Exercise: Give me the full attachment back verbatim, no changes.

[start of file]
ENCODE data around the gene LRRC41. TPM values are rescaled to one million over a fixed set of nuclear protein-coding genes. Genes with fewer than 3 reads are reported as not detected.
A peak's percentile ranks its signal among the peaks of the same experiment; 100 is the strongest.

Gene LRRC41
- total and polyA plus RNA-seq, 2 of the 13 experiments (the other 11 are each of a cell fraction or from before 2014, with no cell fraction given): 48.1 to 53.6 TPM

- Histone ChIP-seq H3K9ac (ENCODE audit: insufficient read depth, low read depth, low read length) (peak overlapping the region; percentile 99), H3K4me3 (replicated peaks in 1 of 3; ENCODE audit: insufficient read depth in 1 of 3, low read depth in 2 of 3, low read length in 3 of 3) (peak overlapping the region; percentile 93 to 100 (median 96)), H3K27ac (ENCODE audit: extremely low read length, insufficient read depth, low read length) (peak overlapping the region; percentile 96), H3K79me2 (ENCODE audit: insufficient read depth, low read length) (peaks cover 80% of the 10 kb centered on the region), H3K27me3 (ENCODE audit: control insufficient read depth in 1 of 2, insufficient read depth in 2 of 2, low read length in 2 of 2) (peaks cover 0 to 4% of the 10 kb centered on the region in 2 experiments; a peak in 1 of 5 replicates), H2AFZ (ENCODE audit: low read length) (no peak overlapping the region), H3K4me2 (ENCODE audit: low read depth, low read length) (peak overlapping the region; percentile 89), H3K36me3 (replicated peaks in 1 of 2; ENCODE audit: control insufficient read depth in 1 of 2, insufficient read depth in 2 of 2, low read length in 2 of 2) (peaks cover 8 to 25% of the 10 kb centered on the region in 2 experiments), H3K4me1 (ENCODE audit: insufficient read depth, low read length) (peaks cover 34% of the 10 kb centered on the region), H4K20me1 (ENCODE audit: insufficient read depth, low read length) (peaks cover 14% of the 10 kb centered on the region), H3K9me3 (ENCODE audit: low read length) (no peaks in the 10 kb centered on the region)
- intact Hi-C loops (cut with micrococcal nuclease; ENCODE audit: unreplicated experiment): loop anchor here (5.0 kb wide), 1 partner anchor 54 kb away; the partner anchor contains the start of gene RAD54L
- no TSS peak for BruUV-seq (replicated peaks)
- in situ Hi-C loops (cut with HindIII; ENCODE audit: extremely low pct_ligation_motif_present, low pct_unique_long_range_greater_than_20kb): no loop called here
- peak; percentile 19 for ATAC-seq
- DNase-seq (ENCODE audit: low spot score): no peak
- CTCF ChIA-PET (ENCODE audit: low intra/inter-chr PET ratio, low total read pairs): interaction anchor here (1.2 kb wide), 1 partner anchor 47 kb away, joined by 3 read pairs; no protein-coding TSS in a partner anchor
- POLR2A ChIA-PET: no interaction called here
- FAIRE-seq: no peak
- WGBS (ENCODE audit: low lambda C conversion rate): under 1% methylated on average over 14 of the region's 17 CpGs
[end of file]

ENCODE data around the gene LRRC41. TPM values are rescaled to one million over a fixed set of nuclear protein-coding genes. Genes with fewer than 3 reads are reported as not detected.
A peak's percentile ranks its signal among the peaks of the same experiment; 100 is the strongest.

Gene LRRC41
- total and polyA plus RNA-seq, 2 of the 13 experiments (the other 11 are each of a cell fraction or from before 2014, with no cell fraction given): 48.1 to 53.6 TPM

- Histone ChIP-seq H3K9ac (ENCODE audit: insufficient read depth, low read depth, low read length) (peak overlapping the region; percentile 99), H3K4me3 (replicated peaks in 1 of 3; ENCODE audit: insufficient read depth in 1 of 3, low read depth in 2 of 3, low read length in 3 of 3) (peak overlapping the region; percentile 93 to 100 (median 96)), H3K27ac (ENCODE audit: extremely low read length, insufficient read depth, low read length) (peak overlapping the region; percentile 96), H3K79me2 (ENCODE audit: insufficient read depth, low read length) (peaks cover 80% of the 10 kb centered on the region), H3K27me3 (ENCODE audit: control insufficient read depth in 1 of 2, insufficient read depth in 2 of 2, low read length in 2 of 2) (peaks cover 0 to 4% of the 10 kb centered on the region in 2 experiments; a peak in 1 of 5 replicates), H2AFZ (ENCODE audit: low read length) (no peak overlapping the region), H3K4me2 (ENCODE audit: low read depth, low read length) (peak overlapping the region; percentile 89), H3K36me3 (replicated peaks in 1 of 2; ENCODE audit: control insufficient read depth in 1 of 2, insufficient read depth in 2 of 2, low read length in 2 of 2) (peaks cover 8 to 25% of the 10 kb centered on the region in 2 experiments), H3K4me1 (ENCODE audit: insufficient read depth, low read length) (peaks cover 34% of the 10 kb centered on the region), H4K20me1 (ENCODE audit: insufficient read depth, low read length) (peaks cover 14% of the 10 kb centered on the region), H3K9me3 (ENCODE audit: low read length) (no peaks in the 10 kb centered on the region)
- intact Hi-C loops (cut with micrococcal nuclease; ENCODE audit: unreplicated experiment): loop anchor here (5.0 kb wide), 1 partner anchor 54 kb away; the partner anchor contains the start of gene RAD54L
- no TSS peak for BruUV-seq (replicated peaks)
- in situ Hi-C loops (cut with HindIII; ENCODE audit: extremely low pct_ligation_motif_present, low pct_unique_long_range_greater_than_20kb): no loop called here
- peak; percentile 19 for ATAC-seq
- DNase-seq (ENCODE audit: low spot score): no peak
- CTCF ChIA-PET (ENCODE audit: low intra/inter-chr PET ratio, low total read pairs): interaction anchor here (1.2 kb wide), 1 partner anchor 47 kb away, joined by 3 read pairs; no protein-coding TSS in a partner anchor
- POLR2A ChIA-PET: no interaction called here
- FAIRE-seq: no peak
- WGBS (ENCODE audit: low lambda C conversion rate): under 1% methylated on average over 14 of the region's 17 CpGs